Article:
British India first appeared on my radar back in 2007, when I was in my final year of high school and in the process of having my heart shattered into a million tiny pieces for the first time. Teenage heartbreaks are ugly and Guillotine provided an excellent soundtrack to my alternating bouts of tears and blind rage. The songs were short and punchy, but the lyrics had enough of a melancholic twinge that I felt like ‘he got it, man.’

Fast forward through a few more albums and my teen angst has subsided somewhat, but I still love the “love-found-then-lost” lyrics coupled with the fuzzy guitar and Declan Melia’s howl, so I was excited to listen to their latest offering, Nothing Touches Me. It’s a slightly different sound for the band and, I can’t lie: it disappointed me a little.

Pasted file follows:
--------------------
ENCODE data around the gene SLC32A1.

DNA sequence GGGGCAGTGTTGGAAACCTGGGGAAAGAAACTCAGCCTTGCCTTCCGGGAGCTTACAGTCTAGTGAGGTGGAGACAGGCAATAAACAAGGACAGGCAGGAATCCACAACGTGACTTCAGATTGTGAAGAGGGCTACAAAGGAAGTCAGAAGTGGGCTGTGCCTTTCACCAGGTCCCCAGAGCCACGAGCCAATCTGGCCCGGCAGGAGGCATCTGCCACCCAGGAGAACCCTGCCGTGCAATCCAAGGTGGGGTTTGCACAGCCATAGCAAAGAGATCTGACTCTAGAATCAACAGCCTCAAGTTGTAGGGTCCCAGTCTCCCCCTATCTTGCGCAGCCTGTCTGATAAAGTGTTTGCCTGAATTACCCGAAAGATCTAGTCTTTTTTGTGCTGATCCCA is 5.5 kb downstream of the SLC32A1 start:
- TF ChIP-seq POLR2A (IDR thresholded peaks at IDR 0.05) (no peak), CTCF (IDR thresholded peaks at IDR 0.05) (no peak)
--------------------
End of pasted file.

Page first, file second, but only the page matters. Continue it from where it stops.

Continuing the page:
The album is mellow and slow to start and while the lyrics are still a highlight, much of the record lacks the bite that made their earlier work so great. Part of this can probably be attributed to ageing – the band released their first EP in 2005 and you can only maintain the rage for so long.  However, much of Melia’s vocal strength lies in that soaring yowl and, in an attempt to cool it, the band loses some of its edge.

BUT, it’s not a write-off. The album is really solid, and when it hits its stride in the second half, it’s quite good. The title track is a stand out, as is ‘Departure Lounge.’

British India might not be the band to get you through your teen heartache any more, but that’s OK. They’re still good and still provide an excellent soundtrack for mourning lost loves –  but it’s a more subtle mourning; alone and dateless, in your mid-twenties with a glass of wine and a cheese plate.

Alex Johnson


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